Every morning I get up, turn on BBC News, and put in a few minutes of much needed back stretches and abdominal crunches. A couple of days ago I was rewarded with a short blurb on Michael Phelps and the possibility of him beating Mark Spitz’s record in Beijing. That’s what she said. Obviously she was talking about Phelps bettering the seven gold medals Mark Spitz won in Munich and towards the end of the piece she finally came out and said this, but her opening remark was limited to the topic of Michael Phelps breaking Mark Spitz’s record. I immediately took issue with this. Not only is Phelps faster, much faster, in every one of Mark Spitz’s seven gold medal, world record setting events but his competition today would also leave Spitz behind in their wake. A couple of prominent swimmers have publicly questioned the possibility of Phelps achieving eight gold medals at Beijing and with very good reasons: Stefan Nystrand and Pieter Van den Hoogenband in the 100 free, Peter Vanderkay and Grant Hackett in the 200 free, Tae-Hwan Park, Larsen Jensen, and Grant Hackett again in the 400; Ryan Lochte in the 200 and 400 IM; Aaron Peirsol along with a host of swimmers in the 100 back, and Lochte and Peirsol together in the 200; and last but not least Ian Crocker in the 100 fly. In reserve there are several more men from all parts of the globe close enough to know that with a breakthrough swim they too could be standing atop the podium at Beijing. Beyond the fact both Michael Phelps and Mark Spitz are men, American, dominate the sport, and will be competing in several Olympic swimming events there’s nothing comparable between them at all.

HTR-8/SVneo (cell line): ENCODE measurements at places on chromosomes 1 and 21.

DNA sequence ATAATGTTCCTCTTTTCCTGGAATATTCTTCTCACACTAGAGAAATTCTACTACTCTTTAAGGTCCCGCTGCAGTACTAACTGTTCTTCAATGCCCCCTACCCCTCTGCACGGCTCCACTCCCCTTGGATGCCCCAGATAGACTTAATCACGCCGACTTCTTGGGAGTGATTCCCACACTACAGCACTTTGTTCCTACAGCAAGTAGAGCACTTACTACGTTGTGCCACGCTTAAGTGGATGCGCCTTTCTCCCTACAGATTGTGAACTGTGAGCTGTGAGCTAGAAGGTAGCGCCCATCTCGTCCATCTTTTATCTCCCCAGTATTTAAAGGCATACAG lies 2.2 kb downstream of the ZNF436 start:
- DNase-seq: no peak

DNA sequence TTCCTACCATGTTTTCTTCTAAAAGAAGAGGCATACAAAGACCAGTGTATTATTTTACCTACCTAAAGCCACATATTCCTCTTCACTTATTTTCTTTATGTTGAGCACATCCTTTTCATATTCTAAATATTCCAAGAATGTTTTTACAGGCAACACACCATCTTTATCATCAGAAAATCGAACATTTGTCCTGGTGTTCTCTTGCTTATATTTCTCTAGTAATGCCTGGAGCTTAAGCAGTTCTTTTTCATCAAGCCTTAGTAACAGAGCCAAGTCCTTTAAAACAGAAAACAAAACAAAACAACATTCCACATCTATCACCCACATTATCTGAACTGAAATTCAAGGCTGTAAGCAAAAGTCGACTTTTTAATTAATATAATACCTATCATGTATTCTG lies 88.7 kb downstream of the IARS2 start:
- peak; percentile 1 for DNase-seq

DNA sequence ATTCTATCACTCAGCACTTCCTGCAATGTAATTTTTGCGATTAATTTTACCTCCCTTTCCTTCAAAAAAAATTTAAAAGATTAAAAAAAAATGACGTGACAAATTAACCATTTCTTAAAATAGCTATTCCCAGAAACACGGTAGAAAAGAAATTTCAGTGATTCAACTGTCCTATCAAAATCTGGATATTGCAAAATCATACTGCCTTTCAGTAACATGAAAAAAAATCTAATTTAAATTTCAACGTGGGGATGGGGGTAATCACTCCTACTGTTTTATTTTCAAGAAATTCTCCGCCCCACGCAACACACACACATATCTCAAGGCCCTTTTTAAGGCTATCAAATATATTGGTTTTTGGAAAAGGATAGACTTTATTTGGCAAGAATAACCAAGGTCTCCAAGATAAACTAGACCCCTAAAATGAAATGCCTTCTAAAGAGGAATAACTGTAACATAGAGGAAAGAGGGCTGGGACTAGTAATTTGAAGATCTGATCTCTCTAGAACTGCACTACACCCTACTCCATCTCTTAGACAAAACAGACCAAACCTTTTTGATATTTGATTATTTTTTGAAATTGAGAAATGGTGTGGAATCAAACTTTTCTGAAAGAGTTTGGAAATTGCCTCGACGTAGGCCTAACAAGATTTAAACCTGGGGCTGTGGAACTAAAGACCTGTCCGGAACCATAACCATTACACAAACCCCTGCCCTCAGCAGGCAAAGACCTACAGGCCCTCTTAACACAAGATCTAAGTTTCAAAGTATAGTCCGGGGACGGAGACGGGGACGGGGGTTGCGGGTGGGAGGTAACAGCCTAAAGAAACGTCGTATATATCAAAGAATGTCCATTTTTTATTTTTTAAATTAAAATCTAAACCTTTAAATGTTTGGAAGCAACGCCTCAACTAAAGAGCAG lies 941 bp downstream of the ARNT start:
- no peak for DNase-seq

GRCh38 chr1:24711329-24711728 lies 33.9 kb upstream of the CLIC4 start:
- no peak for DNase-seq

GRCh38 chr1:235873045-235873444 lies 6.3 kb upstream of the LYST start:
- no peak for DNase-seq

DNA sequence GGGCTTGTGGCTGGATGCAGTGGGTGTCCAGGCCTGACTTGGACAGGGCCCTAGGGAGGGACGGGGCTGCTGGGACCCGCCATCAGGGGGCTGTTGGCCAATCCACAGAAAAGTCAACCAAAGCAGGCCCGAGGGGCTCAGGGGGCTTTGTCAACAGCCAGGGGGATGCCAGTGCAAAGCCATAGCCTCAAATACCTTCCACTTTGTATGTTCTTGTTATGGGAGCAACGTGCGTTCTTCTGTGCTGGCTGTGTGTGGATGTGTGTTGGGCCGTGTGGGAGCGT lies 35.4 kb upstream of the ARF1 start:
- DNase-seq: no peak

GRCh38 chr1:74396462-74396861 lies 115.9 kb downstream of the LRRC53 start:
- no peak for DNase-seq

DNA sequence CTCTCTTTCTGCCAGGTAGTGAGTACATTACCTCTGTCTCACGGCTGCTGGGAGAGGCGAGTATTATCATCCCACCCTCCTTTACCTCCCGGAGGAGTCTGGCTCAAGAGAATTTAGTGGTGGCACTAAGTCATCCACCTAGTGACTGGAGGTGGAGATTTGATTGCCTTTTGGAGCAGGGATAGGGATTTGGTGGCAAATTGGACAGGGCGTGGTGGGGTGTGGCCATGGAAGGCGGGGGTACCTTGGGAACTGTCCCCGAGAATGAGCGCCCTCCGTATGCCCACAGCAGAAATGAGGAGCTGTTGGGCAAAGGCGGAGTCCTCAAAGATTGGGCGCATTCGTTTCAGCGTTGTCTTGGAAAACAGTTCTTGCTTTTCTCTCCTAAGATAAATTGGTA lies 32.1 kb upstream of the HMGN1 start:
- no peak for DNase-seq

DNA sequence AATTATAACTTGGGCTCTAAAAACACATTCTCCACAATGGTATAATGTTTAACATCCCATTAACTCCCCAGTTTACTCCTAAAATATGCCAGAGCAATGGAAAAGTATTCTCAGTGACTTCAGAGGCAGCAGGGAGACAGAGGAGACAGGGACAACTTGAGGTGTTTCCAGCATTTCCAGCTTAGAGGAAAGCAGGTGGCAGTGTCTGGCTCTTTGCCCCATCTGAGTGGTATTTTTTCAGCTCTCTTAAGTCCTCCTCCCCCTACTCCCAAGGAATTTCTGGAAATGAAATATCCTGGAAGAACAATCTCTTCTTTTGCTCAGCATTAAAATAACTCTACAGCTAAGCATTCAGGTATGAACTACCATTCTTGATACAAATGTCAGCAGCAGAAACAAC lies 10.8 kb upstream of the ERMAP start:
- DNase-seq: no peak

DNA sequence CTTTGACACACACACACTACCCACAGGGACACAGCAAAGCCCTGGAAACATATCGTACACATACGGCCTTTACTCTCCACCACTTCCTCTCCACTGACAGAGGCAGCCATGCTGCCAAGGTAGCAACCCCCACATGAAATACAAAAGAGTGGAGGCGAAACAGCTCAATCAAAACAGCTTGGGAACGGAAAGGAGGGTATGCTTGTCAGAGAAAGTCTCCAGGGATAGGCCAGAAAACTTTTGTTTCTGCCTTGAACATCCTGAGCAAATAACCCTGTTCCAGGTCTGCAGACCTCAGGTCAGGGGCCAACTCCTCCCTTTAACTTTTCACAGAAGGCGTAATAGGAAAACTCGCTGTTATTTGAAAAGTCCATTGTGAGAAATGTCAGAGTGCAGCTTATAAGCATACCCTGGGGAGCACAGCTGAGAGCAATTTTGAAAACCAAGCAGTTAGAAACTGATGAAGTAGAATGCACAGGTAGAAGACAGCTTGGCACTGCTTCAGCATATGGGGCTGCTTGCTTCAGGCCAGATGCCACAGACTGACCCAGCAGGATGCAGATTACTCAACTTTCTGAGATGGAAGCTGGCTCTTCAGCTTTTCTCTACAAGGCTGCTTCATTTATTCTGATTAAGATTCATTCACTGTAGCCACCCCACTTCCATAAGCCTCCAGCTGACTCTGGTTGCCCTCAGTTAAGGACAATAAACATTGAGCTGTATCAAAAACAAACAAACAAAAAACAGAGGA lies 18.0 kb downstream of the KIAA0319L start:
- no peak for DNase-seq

I did appreciate, however, the clip they used to open the report. It was a half-torso shot showing Phelps slicing through the water on his stomach with his arms held in a streamlined position. He was kicking and clearly moving fast. I’m rapidly coming to the belief swimming’s biggest change over the past forty or so years is not so much in stroke or turn techniques as in the much heavier emphasis on kicking to provide more propulsive force. When I swam as a child the generally accepted rule-of-thumb had kicking limited to contributing up to a maximum of around 15% of a swimmer’s forward motion – and that was for the sprint events. Kicking's primary purpose was only to maintain a correct body position to minimize drag. Now we’re using better kicking for better speed. At least that’s what I believe, and to put theory into practice I’ve made kicking, especially dolphin kicking, a much higher priority in my training. I understand this will take time. Bob Bowman has talked about the fact he and Michael decided to work on his turns after reviewing his Athens performance and it took three years before those turns stunned the swimming world at last year’s FINA World Championships (OK, officially it was only the Australians’ who publicly announced the need to ‘catch up’ but I’m sure the rest of the world were thinking the very same thing). Jonathan Miller, a Canadian backstroker who reached national contender status and who has articles in both the USMS and the MSC websites, has said it took him six years to transition his kick from being one of the weakest areas of his stroke to his most competitive. I’ve only been working on my kick for three months so there’s still a long way to go but I’ve already seen measurable improvement. Not a whole lot certainly: during one recent kick set Ian caught up and passed me so quickly I checked to see if he was wearing fins. He wasn’t. Lots and lots of work to do.